TOY­OTA 2JZ

NZ Performance Car - - Super Score -

In typ­i­cal Toy­ota fash­ion, the JZ fam­ily of en­gines is well and truly over-en­gi­neered — es­pe­cially when you take into ac­count the rel­a­tively mun­dane tasks they were given in­side big fam­ily sedans and the oc­ca­sional sports coupe. Although, some 30 years on, we’ve all but clicked to what that over-engi­neer­ing can mean in terms of per­for­mance, and they’re touted for their eas­ily made power and bul­let­proof rep­u­ta­tion for achiev­ing it. They’re prob­a­bly the only Ja­panese en­gine that can ri­val the pop­u­lar­ity of an SR for be­ing shoe­horned into chas­sis they were never des­tined to be in, and have sur­prised even the harsh­est of anti-turbo crit­ics.

Jim Liem­burg in Ti­maru tells that, af­ter buy­ing an RX-8 with a blown Re­n­e­sis back in 2010, with in­ten­tions of turning it into a hill-climb car, “I was keen to fit a V8, be­ing old, but my son talked me into a putting in a 2JZ in in­stead.”

De­spite its height and length, Jim tells us that that JZ didn’t re­quire any fire­wall cut­ting or mod­i­fi­ca­tion of the cross mem­ber — the ben­e­fit of it be­ing of­fered in rear-sump op­tion in the Toy­ota Aristo, with in­ter­change­able mid and front sumps. He also notes that the hot side is on the same side as the ro­tary, which made dump-pipe and ex­haust chan­nelling an easy task.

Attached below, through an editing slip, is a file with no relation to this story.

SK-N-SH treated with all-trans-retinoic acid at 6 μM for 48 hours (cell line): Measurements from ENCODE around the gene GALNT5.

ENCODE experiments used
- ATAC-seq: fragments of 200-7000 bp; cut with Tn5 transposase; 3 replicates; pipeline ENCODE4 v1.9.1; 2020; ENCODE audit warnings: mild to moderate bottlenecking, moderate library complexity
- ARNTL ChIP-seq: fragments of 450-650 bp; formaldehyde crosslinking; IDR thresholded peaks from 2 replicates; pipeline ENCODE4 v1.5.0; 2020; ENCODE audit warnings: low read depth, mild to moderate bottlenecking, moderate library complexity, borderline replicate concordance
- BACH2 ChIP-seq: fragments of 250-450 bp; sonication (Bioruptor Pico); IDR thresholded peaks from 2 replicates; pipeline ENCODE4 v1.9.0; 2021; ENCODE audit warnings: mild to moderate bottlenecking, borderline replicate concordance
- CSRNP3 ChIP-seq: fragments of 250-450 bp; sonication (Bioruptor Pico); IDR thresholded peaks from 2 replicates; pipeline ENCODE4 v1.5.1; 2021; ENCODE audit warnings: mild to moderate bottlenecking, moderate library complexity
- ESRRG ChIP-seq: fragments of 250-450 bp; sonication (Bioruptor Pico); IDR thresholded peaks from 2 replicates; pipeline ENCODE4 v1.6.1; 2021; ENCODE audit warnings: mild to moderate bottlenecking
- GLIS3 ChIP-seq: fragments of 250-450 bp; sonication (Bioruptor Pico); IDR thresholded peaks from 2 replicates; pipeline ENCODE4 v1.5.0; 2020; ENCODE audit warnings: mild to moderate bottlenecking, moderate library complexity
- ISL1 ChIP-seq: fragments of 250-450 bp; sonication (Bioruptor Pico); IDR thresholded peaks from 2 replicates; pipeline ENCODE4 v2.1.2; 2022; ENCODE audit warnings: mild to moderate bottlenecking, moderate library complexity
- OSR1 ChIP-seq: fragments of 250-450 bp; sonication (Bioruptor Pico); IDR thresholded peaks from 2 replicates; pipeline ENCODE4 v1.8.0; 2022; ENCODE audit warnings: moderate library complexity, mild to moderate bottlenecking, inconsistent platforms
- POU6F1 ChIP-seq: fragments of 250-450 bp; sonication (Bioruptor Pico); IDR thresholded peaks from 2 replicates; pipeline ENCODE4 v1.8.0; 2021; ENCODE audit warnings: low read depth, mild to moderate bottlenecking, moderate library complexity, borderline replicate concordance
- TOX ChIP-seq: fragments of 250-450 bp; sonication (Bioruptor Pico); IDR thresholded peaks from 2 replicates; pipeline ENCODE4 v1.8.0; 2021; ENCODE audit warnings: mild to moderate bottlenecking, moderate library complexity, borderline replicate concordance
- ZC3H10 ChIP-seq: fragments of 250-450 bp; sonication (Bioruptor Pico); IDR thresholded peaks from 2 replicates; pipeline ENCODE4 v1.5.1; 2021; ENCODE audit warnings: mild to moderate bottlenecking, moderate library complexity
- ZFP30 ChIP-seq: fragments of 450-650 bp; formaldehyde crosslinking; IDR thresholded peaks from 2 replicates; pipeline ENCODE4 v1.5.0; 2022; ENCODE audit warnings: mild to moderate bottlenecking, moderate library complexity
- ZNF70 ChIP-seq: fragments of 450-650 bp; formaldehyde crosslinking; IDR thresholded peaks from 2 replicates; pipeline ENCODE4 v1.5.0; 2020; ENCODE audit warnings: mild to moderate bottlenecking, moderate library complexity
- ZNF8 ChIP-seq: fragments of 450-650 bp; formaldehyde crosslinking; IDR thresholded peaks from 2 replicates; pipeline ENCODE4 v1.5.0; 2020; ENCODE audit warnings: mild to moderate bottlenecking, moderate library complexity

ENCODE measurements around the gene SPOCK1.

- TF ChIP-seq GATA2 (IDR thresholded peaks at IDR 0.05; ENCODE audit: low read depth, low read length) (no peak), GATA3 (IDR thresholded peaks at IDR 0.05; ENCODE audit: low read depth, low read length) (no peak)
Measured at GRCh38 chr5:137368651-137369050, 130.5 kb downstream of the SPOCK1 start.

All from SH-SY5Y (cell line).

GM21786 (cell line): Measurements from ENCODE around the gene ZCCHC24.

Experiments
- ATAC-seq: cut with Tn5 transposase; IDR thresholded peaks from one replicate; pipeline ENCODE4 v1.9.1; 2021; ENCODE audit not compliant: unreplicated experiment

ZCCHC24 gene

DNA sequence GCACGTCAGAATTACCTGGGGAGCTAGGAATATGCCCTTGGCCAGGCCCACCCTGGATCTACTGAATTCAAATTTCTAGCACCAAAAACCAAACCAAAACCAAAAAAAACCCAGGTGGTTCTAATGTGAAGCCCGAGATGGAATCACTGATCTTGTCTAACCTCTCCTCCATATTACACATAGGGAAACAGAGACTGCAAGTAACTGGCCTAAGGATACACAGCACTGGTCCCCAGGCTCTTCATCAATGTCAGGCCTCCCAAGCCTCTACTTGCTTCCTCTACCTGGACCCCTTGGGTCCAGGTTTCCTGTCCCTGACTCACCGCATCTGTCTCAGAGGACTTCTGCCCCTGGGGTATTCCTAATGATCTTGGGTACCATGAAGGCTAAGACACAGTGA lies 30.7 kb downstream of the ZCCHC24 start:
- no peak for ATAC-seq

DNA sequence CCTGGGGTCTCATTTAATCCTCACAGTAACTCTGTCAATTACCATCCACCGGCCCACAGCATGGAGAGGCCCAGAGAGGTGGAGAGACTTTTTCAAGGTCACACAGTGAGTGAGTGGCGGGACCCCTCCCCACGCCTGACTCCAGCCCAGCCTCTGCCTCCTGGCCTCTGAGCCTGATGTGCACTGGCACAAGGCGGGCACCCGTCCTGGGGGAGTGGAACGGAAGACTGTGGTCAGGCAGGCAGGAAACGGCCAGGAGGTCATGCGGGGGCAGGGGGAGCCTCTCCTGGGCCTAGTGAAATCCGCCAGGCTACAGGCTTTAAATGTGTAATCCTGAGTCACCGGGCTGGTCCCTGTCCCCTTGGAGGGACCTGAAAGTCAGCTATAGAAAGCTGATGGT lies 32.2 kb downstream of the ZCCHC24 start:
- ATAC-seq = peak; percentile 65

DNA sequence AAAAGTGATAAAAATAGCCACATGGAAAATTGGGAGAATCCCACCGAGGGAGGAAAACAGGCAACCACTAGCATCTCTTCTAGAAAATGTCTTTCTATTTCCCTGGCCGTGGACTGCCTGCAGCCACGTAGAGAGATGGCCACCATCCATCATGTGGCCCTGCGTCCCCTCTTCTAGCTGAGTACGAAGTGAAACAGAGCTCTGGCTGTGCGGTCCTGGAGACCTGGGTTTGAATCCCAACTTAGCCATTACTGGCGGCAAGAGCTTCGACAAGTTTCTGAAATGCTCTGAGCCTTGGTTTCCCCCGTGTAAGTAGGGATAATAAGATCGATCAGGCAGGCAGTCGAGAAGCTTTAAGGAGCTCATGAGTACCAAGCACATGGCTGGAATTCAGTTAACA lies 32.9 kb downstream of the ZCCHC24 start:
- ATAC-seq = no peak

“The big­gest hur­dle was the RX-8’s elec­tric steer­ing rack,” ex­plains Jim. “We chose to ditch it and re­place it with a hy­draulic rack from a Mitsi L200. This was mounted lower for clear­ance, although it played a merry hell with the steer­ing ge­om­e­try, which was some­thing I never re­ally got on top of — there’s prob­a­bly bet­ter op­tions out there.”

The 2JZ is backed by a new R154–and–Quar­ter­mas­ter twin-plate combo, which re­quired the fac­tory torque brace to the diff to be short­ened and a cus­tom two-piece drive­shaft to be used. Af­ter four years of abuse and two log­books filled, the worst that Jim has en­coun­tered is a stripped third gear, a rear CV break­ing, and the hel­i­cal diff blow­ing, which has been re­placed with a clutchtype LSD.

He ad­mits that the bal­ance has been af­fected by the larger and heav­ier mo­tor but says that, as he be­came more fa­mil­iar with the car, this fac­tor was eas­ily off­set by the gain in power, which al­lowed him to cut good times in the street sprints and hill climbs that it was built for.

2JZ-GTE (non-VVTi) ORI­GIN CHAS­SIS: Toy­ota Aristo (JZS147) CA­PAC­ITY: 2997cc CON­FIG­U­RA­TION: Straight-six turbo BORE/STROKE: 86x86mm COM­PRES­SION: 8.6:1 FAC­TORY POWER: 205kW WEIGHT: 270kg (com­plete) NOTES: Power ma­nip­u­lated for the now de­funct Gen­tle­men’s Agree­ment, sump avail­able in front, mid and rear op­tions;

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